What sort of environment do you create for your team and how do you create it?
An environment where the players know they need to take it seriously, but can have fun at the same time. My team only trains for an hour each week so it is important that we maximise the number of touches of the ball each player gets during that time. We get to training 30 minutes early and chat during the warm up, so the players can be fully focused and prepared for the next hour.
A good team spirit and togetherness is essential, and can give you that extra 10 percent that can win you a game. We encourage our players rather than moan at them, and our players all do the same. If something needs to be said it will be done in a constructive way.
Fair play and respect are also important. Part of my role is developing the players as people, not just footballers, and under-15s/16s is a very important age to help steer players in the right direction. Don’t cheat, don’t moan at the referee, don’t retaliate. It is important to have a responsible captain who will speak to the ref constructively if there are any on-pitch issues.
When judging a player, what are the top five attributes you look for?
Attitude – A very good player who is bad for team spirit is not as useful as a slightly less talented player who has an excellent attitude.
Commitment – Both in terms of attendance at training/matches, but also on the pitch. Will they play at 100 percent capacity for you for the whole match?
Technical ability – Who wouldn’t want a technically gifted player? Players should find a team most suited to their ability level, whatever that is. There is no point in a top player being in a team they are too good for. Similarly, players shouldn’t be in teams where team mates are at a higher standard and they won’t get a game.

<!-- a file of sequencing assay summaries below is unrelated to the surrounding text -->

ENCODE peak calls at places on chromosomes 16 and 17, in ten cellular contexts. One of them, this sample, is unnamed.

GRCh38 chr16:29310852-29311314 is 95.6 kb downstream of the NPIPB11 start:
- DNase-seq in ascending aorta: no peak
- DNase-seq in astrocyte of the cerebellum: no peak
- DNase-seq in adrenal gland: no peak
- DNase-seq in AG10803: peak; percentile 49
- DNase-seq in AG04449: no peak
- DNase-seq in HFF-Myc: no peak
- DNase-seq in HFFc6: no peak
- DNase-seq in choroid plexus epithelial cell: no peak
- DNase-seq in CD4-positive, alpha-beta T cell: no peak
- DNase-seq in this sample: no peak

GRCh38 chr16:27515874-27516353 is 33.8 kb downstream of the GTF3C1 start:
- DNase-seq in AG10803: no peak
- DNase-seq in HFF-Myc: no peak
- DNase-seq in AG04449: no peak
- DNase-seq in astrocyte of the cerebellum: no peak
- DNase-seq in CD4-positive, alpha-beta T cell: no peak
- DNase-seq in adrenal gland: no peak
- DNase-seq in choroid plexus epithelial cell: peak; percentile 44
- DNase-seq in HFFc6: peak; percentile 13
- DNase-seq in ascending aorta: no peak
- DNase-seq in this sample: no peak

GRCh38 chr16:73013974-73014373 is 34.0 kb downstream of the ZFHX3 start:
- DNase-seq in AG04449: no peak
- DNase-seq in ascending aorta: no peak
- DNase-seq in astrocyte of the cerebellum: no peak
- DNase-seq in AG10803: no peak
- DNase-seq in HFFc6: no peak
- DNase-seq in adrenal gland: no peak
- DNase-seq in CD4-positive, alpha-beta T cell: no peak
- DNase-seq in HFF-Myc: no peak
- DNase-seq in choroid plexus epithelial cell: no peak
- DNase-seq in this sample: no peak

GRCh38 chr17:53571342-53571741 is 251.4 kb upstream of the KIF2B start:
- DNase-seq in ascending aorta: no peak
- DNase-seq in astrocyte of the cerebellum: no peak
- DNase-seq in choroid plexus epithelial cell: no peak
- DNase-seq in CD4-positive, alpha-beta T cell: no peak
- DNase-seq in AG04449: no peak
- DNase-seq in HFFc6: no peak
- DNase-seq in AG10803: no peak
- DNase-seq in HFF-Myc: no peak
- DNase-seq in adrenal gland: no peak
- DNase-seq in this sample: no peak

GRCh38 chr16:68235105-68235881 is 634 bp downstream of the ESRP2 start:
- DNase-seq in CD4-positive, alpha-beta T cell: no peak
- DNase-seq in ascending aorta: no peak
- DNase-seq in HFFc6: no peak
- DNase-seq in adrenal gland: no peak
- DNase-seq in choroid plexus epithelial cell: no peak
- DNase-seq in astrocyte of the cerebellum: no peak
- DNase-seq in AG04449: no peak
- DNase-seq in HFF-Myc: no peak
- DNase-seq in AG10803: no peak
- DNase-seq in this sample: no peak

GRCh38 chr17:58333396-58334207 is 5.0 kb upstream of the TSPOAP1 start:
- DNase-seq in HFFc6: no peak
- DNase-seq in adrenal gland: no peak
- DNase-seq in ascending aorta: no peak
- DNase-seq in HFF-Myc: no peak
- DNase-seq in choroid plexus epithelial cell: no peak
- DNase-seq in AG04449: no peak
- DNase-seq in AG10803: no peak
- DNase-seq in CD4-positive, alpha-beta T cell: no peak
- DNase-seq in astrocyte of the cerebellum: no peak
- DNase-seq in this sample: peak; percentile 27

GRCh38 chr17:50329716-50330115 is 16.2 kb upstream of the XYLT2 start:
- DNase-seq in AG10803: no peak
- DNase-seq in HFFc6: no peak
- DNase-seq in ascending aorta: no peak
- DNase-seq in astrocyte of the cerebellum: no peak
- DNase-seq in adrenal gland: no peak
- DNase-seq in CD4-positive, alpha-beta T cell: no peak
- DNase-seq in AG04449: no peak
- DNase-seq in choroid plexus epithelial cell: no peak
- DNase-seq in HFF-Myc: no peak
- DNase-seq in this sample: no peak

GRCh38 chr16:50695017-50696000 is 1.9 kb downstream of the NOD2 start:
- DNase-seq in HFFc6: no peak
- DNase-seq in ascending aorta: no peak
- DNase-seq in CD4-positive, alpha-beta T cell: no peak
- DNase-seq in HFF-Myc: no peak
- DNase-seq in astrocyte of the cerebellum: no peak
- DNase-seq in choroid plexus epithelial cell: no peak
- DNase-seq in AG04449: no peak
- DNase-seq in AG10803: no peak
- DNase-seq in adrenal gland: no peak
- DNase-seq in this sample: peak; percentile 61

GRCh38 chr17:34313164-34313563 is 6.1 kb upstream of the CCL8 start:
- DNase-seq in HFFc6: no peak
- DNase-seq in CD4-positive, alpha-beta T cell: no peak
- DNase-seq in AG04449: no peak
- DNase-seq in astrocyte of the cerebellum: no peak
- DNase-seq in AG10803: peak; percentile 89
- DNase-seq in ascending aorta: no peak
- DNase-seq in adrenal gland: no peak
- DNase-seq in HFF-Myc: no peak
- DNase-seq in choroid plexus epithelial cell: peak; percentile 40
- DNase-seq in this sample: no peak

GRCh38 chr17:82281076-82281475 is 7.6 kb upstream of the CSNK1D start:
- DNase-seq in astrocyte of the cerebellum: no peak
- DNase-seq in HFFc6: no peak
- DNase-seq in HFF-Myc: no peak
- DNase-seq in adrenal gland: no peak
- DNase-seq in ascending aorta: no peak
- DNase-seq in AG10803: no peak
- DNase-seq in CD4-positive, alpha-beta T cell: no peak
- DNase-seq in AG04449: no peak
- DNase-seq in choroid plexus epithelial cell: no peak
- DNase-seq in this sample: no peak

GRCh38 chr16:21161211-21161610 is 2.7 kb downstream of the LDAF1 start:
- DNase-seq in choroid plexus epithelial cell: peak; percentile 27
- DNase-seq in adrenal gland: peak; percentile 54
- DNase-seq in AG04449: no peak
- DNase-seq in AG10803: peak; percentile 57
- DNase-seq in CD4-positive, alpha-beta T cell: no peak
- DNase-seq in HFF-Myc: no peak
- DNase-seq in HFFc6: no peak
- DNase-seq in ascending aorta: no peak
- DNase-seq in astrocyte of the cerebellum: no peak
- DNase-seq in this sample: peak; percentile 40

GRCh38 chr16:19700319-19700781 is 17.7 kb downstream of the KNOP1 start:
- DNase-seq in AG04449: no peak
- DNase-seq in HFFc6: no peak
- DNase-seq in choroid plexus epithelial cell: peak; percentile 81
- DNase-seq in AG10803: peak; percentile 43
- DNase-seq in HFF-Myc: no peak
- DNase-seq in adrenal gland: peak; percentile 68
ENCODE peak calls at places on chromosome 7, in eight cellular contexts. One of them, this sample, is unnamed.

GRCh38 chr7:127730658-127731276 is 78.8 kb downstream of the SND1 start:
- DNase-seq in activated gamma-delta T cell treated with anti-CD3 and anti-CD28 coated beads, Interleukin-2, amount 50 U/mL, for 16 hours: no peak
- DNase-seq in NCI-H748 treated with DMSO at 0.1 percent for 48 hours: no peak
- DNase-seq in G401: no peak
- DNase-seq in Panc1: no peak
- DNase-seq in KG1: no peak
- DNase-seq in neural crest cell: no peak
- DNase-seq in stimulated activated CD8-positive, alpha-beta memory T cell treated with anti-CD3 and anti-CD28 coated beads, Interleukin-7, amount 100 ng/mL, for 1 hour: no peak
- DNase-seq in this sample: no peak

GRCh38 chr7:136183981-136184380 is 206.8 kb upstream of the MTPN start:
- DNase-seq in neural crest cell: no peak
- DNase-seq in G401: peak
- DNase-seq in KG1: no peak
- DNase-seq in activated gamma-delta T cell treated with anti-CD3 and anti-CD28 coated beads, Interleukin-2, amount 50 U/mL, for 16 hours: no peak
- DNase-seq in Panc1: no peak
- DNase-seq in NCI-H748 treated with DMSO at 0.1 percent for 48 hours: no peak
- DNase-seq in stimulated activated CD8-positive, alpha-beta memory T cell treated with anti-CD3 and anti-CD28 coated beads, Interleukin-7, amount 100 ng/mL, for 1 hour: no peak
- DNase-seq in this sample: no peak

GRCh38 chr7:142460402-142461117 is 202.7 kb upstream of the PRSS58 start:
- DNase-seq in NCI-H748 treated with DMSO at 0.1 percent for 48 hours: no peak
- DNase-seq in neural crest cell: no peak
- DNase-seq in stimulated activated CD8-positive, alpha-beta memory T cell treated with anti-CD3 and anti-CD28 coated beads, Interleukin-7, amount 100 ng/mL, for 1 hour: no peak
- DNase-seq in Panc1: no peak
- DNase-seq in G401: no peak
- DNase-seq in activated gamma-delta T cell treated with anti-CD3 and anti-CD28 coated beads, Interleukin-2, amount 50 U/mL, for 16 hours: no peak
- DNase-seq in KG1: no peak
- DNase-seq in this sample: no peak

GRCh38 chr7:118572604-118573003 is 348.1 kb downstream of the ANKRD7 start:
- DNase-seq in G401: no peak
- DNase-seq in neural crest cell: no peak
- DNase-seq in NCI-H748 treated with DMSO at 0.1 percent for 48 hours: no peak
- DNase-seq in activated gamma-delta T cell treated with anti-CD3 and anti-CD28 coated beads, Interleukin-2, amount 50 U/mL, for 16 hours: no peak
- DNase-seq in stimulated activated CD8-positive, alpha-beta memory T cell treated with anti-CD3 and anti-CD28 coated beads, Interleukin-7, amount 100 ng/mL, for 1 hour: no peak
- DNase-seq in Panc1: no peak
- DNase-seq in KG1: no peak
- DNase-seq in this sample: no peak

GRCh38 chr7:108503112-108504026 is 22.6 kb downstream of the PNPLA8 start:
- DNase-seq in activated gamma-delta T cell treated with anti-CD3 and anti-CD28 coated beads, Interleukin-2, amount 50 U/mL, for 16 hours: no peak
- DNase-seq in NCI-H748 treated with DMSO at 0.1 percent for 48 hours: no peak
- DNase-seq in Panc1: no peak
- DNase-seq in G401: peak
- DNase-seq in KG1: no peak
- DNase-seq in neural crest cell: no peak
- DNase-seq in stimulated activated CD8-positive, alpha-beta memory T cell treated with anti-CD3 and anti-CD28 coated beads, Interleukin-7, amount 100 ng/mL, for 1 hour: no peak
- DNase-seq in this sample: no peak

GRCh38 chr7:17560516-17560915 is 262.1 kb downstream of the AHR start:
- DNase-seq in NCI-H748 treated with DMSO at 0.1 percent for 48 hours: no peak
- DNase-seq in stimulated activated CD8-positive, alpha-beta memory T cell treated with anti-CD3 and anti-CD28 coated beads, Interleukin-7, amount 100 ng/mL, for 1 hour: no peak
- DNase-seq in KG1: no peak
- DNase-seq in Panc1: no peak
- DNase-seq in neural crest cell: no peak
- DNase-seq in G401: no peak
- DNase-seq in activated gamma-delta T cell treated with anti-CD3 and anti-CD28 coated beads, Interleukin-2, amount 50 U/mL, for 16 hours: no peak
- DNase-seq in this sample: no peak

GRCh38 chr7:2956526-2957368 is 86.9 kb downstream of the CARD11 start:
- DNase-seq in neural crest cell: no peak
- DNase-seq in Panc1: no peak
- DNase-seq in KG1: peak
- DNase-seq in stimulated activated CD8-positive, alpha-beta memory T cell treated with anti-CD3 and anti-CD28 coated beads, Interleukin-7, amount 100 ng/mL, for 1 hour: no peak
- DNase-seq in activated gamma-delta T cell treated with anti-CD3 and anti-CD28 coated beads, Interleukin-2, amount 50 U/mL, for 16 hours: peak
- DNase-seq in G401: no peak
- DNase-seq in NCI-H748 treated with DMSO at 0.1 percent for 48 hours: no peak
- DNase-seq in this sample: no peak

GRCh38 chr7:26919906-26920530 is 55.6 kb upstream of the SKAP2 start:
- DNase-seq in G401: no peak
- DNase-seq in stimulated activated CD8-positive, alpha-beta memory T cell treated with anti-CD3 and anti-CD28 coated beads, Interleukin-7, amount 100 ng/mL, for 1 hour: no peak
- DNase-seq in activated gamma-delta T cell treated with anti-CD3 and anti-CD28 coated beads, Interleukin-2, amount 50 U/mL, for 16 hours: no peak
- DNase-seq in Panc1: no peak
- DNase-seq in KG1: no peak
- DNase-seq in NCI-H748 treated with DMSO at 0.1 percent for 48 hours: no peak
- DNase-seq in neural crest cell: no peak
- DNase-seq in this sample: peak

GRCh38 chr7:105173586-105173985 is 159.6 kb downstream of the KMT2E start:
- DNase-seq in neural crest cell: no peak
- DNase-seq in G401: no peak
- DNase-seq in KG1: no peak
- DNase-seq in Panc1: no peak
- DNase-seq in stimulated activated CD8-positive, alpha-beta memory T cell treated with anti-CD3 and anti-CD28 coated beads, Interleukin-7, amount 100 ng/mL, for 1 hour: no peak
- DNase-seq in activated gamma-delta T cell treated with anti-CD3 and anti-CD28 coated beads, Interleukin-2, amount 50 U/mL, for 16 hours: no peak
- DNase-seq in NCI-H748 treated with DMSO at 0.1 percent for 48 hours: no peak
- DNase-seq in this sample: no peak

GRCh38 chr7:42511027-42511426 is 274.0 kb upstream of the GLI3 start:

Decision making – Does the player know when to play a simple five yard pass versus taking someone on one-against-one?
First touch – Does the player have his body in the right shape to move the ball where he wants on the first touch? Can he control the ball with both feet, chest, thigh etc?
I’ve never listed those attributes before and it’s interesting that only two of my five are about ‘ability’.
How important is it that youth football coaches receive education geared specifically towards coaching young players (as is the case with the FA Youth Awards)?
I think it is important that grassroots coaches get as much support as possible, and this should be tailored to the age groups they are coaching. I coach my under-16s in a different way to the way I would coach under-8s, for example. It will be interesting for me next season when I go back down to coach our under-9s!
When I did my Level Two, it was an eye opener for me and it made me think about aspects of the game I’d not considered before, and has helped me greatly in my subsequent coaching.
What do you think of the FA’s new approach to youth football as a result of the Youth Development Review?
The rationale behind the plans is a sound one, giving young players more touches of the ball. 11-a-side football on a massive pitch at 10 years old isn’t good, especially for keepers. Anything that gives players more touches of the ball is good for their development, and being able to affect the game in a smaller area and under pressure is essential if we want to grow our players like they do in Spain.